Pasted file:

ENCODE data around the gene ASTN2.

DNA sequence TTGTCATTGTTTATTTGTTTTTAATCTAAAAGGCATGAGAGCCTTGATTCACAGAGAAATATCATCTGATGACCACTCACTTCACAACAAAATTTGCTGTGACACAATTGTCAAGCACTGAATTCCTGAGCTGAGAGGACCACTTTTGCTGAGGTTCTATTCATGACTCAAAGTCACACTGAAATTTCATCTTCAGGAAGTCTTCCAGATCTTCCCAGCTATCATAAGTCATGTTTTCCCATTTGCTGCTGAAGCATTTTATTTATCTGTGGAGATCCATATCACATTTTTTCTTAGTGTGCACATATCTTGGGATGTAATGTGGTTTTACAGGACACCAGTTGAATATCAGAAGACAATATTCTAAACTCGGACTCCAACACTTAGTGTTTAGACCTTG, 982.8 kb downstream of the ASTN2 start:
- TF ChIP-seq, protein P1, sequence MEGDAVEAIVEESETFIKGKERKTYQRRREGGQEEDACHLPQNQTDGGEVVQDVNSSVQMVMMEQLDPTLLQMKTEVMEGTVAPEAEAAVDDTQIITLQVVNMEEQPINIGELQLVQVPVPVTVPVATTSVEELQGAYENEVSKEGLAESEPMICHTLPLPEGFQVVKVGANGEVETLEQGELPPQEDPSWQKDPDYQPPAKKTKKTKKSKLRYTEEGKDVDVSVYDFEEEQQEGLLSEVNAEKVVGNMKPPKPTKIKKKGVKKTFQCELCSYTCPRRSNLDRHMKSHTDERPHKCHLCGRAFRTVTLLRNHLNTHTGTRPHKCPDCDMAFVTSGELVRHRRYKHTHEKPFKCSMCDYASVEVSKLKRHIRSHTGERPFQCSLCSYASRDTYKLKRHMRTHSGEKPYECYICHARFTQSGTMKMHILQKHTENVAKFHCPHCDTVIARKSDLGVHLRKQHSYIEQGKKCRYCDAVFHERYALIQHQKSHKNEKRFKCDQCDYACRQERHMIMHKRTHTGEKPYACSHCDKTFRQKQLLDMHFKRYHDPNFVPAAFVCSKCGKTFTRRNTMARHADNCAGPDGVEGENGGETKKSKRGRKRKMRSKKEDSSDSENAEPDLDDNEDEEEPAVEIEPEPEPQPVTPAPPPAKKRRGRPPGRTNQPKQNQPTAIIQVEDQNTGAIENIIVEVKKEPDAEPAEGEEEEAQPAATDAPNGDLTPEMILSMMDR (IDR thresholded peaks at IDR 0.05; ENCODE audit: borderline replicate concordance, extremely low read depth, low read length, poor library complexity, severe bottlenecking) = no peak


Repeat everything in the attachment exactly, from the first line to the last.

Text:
ENCODE data around the gene ASTN2.

DNA sequence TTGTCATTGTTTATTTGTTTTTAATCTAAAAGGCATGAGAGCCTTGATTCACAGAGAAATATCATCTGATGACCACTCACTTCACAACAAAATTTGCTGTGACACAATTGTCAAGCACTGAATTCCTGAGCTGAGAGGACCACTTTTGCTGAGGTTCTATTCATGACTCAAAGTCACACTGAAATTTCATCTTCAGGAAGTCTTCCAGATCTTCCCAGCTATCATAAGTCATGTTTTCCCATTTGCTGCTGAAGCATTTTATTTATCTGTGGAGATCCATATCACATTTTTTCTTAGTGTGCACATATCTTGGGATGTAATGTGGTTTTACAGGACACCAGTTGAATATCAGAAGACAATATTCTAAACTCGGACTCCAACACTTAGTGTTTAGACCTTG, 982.8 kb downstream of the ASTN2 start:
- TF ChIP-seq, protein P1, sequence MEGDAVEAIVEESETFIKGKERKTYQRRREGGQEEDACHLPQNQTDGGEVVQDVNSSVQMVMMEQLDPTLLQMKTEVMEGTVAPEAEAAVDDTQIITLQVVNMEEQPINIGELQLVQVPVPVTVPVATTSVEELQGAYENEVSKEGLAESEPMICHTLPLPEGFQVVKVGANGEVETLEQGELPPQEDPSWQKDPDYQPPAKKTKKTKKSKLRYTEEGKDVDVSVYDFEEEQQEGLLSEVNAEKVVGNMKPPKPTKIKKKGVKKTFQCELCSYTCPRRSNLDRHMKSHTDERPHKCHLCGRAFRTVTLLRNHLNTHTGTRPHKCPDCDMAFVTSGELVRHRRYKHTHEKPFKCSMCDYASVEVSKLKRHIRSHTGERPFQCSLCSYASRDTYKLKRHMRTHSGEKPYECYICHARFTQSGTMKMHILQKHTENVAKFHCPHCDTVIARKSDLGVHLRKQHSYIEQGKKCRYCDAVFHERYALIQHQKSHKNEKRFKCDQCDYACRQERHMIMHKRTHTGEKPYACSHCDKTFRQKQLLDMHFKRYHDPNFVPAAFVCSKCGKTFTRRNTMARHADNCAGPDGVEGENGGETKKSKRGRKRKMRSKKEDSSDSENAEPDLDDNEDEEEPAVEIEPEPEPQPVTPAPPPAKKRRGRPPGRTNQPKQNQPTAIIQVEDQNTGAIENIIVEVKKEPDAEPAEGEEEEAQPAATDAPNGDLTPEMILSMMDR (IDR thresholded peaks at IDR 0.05; ENCODE audit: borderline replicate concordance, extremely low read depth, low read length, poor library complexity, severe bottlenecking) = no peak